There are two separate procedures under the SFCP – Streamlined Domestic Offshore Procedures (SDOP) and Streamlined Foreign Offshore Procedures (SFOP). If the US citizen or permanent resident was a non-resident of the US (physically outside the US for at least 330 full days) at any time during the three most recent years for which a tax return due date has passed, and where taxpayer’s bona fide residence is not the US, the taxpayer can file under the foreign SFCP program. Under the SFOP, there is no miscellaneous Title 26 Offshore Penalty. Otherwise, the taxpayer must file under the SDOP, which carries a miscellaneous Title 26 Offshore Penalty of 5% of the highest aggregate account balance for the covered 6 year FBAR period and the 3 year tax return period.
To file under the streamlined procedures, taxpayer must amend the three most recent tax returns and file any delinquent FBARs for the six most recent years. Additionally, the taxpayer must certify that the failure to report foreign assets and income was non-willful.
Note that this is the process for streamlined domestic offshore procedures (SDOP) but the process is similar for the streamlined foreign offshore procedures (SFOP).
- For each of the most recent 3 years for which the U.S. tax return due date has passed, submit a complete and accurate amended tax return using Form 1040X, Amended U.S. Individual Income Tax Return, together with any required information returns (e.g., Forms 3520, 3520-A, 5471, 5472, 8938, 926, and 8621).
- Include at the top of the first page of each amended tax return “Streamlined Domestic Offshore” written in red to indicate that the returns are being submitted under these procedures.
- Complete and sign a statement on the Certification by U.S. Person Residing in the U.S. You must submit an original signed statement and attach copies of the statement to each tax return and information return being submitted through these procedures. You should not attach copies of the statement to FBARs. Failure to submit this statement, or submission of an incomplete or otherwise deficient statement, will result in returns being processed in the normal course without the benefit of the favorable terms of these procedures.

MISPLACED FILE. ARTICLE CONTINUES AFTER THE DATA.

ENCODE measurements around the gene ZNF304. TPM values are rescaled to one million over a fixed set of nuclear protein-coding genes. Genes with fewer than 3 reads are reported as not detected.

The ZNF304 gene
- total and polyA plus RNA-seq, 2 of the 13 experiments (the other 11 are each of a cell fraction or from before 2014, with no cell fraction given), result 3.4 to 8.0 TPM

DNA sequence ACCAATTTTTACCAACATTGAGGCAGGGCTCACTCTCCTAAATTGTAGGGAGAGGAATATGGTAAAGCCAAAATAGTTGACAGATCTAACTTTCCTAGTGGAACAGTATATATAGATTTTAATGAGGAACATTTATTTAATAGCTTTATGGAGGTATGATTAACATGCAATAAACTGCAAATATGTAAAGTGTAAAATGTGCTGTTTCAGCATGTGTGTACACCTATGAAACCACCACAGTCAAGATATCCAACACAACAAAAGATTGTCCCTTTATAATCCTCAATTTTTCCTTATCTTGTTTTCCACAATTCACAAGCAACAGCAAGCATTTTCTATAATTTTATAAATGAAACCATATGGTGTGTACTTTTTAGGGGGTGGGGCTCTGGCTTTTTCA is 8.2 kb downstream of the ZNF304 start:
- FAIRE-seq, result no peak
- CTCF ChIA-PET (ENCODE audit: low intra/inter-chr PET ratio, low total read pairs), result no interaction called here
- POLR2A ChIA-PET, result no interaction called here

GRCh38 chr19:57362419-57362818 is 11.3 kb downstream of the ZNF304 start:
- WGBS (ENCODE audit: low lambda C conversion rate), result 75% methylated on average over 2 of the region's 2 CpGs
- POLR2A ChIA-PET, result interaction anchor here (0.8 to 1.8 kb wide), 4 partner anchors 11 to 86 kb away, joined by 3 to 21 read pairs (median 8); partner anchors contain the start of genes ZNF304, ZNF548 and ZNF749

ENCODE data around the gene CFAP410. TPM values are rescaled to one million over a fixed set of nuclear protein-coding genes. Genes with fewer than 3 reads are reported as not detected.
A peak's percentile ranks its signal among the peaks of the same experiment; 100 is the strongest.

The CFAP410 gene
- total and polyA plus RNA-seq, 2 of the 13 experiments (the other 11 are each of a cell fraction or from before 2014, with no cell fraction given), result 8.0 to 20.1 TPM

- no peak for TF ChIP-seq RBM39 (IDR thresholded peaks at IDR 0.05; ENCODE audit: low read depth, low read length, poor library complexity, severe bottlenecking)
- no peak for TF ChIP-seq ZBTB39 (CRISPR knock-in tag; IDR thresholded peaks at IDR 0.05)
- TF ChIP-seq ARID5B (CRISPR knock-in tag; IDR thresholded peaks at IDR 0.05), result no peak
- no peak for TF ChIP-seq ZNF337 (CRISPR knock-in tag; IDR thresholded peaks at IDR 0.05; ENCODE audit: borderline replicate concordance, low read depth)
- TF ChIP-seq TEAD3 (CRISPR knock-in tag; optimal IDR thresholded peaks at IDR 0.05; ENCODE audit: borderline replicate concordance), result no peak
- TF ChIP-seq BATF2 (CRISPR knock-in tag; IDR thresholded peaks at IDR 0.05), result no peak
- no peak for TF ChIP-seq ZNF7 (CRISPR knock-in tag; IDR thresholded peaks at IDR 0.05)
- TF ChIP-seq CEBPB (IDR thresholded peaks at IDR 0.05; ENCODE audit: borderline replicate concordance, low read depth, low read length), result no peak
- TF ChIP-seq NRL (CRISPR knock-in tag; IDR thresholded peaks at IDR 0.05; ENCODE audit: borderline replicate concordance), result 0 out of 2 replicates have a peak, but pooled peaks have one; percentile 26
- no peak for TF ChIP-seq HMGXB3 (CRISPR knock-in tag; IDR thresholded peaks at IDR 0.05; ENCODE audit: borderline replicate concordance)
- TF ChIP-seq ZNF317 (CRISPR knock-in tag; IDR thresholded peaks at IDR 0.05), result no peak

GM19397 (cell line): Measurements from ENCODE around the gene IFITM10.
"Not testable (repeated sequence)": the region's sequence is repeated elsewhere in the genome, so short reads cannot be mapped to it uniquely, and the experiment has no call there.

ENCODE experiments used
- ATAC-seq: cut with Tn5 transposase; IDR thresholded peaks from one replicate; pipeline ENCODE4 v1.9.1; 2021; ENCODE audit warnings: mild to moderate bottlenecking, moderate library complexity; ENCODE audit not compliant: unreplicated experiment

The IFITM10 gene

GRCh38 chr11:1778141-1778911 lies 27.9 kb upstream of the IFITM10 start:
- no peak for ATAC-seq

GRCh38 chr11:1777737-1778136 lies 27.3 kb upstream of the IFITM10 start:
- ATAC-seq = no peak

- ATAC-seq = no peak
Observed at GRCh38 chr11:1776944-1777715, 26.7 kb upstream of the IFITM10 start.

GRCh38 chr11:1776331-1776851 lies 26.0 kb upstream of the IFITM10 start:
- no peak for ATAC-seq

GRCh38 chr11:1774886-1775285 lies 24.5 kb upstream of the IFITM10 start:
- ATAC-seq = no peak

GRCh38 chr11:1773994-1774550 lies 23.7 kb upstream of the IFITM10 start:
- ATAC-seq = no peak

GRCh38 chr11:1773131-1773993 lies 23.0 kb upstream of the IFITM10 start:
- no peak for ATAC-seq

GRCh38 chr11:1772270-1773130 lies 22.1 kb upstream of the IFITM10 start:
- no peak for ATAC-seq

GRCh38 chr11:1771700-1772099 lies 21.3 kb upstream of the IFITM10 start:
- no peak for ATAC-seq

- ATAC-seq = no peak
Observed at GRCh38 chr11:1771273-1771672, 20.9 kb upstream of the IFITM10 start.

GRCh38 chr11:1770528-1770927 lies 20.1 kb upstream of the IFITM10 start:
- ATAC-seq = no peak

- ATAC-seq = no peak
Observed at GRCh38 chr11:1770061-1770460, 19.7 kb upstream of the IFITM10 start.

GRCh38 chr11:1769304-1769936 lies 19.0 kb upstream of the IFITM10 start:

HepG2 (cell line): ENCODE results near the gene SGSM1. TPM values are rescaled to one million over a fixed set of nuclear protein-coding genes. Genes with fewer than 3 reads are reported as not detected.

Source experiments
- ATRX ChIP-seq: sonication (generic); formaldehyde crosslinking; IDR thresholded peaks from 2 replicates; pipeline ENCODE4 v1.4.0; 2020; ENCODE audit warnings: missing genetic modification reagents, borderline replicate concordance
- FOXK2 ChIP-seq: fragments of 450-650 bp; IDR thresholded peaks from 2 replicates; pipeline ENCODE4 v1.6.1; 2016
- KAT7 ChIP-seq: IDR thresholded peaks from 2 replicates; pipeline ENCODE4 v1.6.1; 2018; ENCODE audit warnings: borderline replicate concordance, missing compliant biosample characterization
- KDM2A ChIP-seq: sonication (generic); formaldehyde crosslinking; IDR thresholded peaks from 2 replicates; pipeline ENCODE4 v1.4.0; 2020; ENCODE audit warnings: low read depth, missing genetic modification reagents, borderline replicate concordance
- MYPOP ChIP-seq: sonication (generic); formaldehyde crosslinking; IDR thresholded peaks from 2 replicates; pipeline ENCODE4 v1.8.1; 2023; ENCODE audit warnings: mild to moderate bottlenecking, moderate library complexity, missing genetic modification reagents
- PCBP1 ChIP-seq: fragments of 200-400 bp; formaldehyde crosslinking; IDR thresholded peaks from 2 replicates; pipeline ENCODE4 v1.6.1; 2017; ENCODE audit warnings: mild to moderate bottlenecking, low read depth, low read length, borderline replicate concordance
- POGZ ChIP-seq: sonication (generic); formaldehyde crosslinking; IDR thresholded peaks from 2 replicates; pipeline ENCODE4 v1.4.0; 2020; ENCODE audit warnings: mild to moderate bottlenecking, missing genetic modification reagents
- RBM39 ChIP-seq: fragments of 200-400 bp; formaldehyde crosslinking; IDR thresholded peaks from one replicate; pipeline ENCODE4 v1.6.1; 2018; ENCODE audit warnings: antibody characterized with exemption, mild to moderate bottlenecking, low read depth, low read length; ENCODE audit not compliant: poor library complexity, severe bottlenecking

- Submit payment of all tax due as reflected on the tax returns and all applicable statutory interest with respect to each of the late payment amounts. Your taxpayer identification number must be included on your check. You may receive a balance due notice or a refund if the tax or interest is not calculated correctly.
- Submit payment of the Title 26 miscellaneous offshore penalty as defined above.
- The documents listed above, together with the payments described above, must be sent in paper form (electronic submissions will not be accepted) to:
Internal Revenue Service
3651 South I-H 35Stop 6063 AUSC
Attn: Streamlined Domestic Offshore
Austin, TX 78741
- For each of the most recent 6 years for which the FBAR due date has passed, file delinquent FBARs according to the FBAR instructions and include a statement explaining that the FBARs are being filed as part of the Streamlined Filing Compliance Procedures. You are required to file these delinquent FBARs electronically. On the cover page of the electronic form, select “Other” as the reason for filing late. An explanation box will appear. In the explanation box, enter “Streamlined Filing Compliance Procedures.”
Offshore Voluntary Disclosure Program vs Streamlined Filing Compliance Procedures
The two major drawbacks of the OVDP are that (1) taxpayers are required to amend or file 8 years of the most recent tax returns and FBARs; and (2) taxpayers are subject to a much higher miscellaneous Title 26 penalty of 27.5% and a 20% accuracy-related penalty on any additional taxes assessed. In return, the taxpayer is protected from potential criminal prosecution. The streamlined procedures were created to be less punitive measures for taxpayers whose failure to report was not willful. Only 3 years of amended tax returns and 6 years of FBARs are required. However, filing under the streamlined procedures does not protect the taxpayer against criminal prosecution.
None of the above should scare a taxpayer into complying under the OVDP where their failure was not willful. Neither should a taxpayer choose the streamlined procedures where their conduct shows willfulness. The client should discuss pertinent facts with his or her attorney to determine the appropriate method for compliance.